Labor Force Entry and Exit of Older Men: A Longitudinal Study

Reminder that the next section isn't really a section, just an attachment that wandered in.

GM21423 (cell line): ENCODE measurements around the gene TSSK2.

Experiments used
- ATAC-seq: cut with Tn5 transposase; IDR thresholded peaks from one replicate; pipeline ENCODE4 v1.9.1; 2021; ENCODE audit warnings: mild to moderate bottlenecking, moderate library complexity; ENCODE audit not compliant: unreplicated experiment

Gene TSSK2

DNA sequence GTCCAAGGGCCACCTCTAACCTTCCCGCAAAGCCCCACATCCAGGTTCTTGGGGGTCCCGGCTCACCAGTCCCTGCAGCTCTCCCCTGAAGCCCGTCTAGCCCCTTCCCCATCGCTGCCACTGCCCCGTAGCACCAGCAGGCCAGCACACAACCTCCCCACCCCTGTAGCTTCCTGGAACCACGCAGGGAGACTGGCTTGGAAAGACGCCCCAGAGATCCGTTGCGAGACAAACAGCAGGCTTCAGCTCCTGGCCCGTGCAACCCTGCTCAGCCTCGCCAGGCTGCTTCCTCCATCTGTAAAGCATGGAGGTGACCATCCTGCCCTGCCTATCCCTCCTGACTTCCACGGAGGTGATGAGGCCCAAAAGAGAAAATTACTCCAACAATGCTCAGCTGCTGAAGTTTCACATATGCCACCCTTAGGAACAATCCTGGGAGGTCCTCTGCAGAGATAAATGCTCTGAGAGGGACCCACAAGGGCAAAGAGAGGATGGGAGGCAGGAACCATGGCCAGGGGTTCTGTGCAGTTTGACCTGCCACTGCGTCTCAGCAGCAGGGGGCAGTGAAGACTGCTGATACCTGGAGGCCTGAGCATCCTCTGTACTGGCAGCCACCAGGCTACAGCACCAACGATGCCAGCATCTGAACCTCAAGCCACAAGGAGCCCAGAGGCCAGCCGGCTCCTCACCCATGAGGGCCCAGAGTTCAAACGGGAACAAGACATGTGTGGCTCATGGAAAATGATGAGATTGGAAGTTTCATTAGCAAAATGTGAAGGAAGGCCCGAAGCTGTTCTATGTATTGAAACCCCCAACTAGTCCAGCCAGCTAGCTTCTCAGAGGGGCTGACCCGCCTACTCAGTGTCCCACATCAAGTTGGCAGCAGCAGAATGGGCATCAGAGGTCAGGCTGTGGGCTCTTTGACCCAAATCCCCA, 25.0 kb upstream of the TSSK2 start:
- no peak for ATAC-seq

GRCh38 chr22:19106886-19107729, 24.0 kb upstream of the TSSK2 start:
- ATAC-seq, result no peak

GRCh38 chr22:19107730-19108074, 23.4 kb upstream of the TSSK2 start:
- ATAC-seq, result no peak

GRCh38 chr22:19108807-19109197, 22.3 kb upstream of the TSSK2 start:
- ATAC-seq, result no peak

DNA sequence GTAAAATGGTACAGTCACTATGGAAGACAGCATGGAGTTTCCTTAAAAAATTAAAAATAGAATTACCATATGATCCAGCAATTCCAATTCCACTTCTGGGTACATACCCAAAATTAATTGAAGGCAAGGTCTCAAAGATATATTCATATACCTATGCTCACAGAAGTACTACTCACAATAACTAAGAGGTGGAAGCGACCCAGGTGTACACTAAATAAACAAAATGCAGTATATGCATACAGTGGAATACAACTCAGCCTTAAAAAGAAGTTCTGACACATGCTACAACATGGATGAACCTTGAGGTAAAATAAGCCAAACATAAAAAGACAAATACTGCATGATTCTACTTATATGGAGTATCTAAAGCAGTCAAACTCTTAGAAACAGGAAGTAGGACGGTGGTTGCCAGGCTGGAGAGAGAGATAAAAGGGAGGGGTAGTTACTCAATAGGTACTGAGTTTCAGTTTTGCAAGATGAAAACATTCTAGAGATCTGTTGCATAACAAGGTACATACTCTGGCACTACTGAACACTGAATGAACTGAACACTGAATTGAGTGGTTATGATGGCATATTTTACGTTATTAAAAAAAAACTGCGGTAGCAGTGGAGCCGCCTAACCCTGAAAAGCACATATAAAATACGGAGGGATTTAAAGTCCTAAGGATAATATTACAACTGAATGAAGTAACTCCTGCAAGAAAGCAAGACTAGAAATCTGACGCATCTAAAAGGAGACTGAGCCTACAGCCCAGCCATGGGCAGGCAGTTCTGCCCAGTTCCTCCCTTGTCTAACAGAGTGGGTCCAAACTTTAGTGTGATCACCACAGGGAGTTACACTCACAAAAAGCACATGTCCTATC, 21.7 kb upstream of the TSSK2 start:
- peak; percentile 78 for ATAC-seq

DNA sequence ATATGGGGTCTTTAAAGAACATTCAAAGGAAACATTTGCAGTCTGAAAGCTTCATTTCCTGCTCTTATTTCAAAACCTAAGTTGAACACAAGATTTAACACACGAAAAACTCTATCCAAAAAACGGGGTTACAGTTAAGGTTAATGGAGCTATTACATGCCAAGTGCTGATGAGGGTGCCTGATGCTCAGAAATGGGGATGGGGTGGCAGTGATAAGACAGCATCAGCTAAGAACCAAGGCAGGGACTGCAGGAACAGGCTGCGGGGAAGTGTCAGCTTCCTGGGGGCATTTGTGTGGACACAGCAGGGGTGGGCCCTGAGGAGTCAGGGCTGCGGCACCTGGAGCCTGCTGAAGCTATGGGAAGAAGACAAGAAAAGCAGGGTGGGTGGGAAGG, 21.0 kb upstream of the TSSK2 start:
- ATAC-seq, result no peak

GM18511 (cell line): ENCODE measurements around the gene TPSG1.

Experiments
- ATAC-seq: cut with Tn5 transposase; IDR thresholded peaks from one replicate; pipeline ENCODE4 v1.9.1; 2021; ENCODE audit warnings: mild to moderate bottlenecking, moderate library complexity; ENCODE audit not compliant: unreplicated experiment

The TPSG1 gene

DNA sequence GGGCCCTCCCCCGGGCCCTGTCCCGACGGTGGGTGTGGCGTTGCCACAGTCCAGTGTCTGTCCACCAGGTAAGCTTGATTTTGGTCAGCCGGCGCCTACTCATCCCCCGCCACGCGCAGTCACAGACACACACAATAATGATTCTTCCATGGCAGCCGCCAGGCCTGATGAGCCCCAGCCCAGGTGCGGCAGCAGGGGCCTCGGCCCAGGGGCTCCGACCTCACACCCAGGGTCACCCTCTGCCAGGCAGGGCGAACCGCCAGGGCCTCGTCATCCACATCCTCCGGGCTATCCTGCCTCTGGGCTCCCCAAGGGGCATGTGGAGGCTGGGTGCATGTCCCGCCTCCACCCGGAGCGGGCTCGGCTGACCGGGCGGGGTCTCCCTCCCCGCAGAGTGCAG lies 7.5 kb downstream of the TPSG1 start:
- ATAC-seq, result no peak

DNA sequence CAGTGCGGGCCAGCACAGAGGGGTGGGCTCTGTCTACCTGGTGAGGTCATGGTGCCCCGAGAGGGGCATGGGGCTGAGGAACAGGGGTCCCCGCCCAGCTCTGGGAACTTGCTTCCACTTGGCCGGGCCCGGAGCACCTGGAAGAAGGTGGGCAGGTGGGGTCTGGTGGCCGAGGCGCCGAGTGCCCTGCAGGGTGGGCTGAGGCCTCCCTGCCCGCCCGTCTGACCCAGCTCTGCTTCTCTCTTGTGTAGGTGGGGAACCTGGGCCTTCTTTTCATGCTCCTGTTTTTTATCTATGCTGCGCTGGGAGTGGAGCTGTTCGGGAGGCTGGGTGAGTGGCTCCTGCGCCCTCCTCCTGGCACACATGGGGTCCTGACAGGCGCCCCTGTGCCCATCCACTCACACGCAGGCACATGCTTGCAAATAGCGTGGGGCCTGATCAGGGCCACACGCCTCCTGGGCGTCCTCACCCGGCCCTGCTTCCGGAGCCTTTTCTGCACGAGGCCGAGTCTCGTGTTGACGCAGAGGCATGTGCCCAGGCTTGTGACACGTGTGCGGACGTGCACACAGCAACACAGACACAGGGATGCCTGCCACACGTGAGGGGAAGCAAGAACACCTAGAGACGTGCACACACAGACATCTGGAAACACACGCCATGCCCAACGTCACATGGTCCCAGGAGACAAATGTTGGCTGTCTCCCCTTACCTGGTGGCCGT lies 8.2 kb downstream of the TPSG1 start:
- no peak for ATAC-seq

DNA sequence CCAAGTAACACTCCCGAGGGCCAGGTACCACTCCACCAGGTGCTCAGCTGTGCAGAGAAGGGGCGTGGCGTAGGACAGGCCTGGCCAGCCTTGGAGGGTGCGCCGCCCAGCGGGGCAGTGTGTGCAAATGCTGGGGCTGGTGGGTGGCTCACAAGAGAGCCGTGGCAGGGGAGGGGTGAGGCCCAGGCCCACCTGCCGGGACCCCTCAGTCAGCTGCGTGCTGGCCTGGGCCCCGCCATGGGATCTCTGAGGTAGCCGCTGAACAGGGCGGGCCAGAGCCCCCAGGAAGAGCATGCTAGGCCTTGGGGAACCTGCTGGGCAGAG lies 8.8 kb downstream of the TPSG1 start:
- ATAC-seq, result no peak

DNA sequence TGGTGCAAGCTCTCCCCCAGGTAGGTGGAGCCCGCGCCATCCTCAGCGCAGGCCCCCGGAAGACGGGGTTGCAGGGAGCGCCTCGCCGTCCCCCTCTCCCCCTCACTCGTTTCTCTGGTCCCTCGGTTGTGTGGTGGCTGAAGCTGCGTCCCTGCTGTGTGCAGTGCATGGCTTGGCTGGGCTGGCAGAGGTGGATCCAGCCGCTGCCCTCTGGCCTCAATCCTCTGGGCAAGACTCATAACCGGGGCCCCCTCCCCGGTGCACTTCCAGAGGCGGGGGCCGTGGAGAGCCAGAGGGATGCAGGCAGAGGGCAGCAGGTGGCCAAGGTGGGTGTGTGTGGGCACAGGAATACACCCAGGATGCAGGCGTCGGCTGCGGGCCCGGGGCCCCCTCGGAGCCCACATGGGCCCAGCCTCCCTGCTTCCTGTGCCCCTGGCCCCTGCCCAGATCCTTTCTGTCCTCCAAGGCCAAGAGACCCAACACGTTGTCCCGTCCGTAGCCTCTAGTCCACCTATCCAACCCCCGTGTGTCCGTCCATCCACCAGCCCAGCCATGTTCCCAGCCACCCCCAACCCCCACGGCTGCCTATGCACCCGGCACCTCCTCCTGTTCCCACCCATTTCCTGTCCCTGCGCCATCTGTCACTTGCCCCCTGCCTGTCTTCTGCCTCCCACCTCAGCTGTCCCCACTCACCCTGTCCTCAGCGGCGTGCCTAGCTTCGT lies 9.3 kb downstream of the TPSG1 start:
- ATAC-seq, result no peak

The labor force participation rate of older men under age 65 has shown a significant recent decline. Cross-sectional studies linking early retirement to increased Social Security income have also made explicit or implicit temporal projections of changes in participation in response to changes in benefits. However, use of cross-sectional estimates for projection purposes may run into several problems, including temporal dependence of the participation decision. This paper uses 2-year longitudinal data for men aged 58-62 in 1969 in order to trace changes in labor force behavior near retirement age. Results indicate significant effects of poor health, initial assets, and initial pension eligibility on the probabilities of exit and entry from the labor force. Social Security benefits are found to have insignificant or unexpected effects. The results also indicate evidence of temporal dependence of participation, suggesting caution in interpreting projections of cross-section estimates.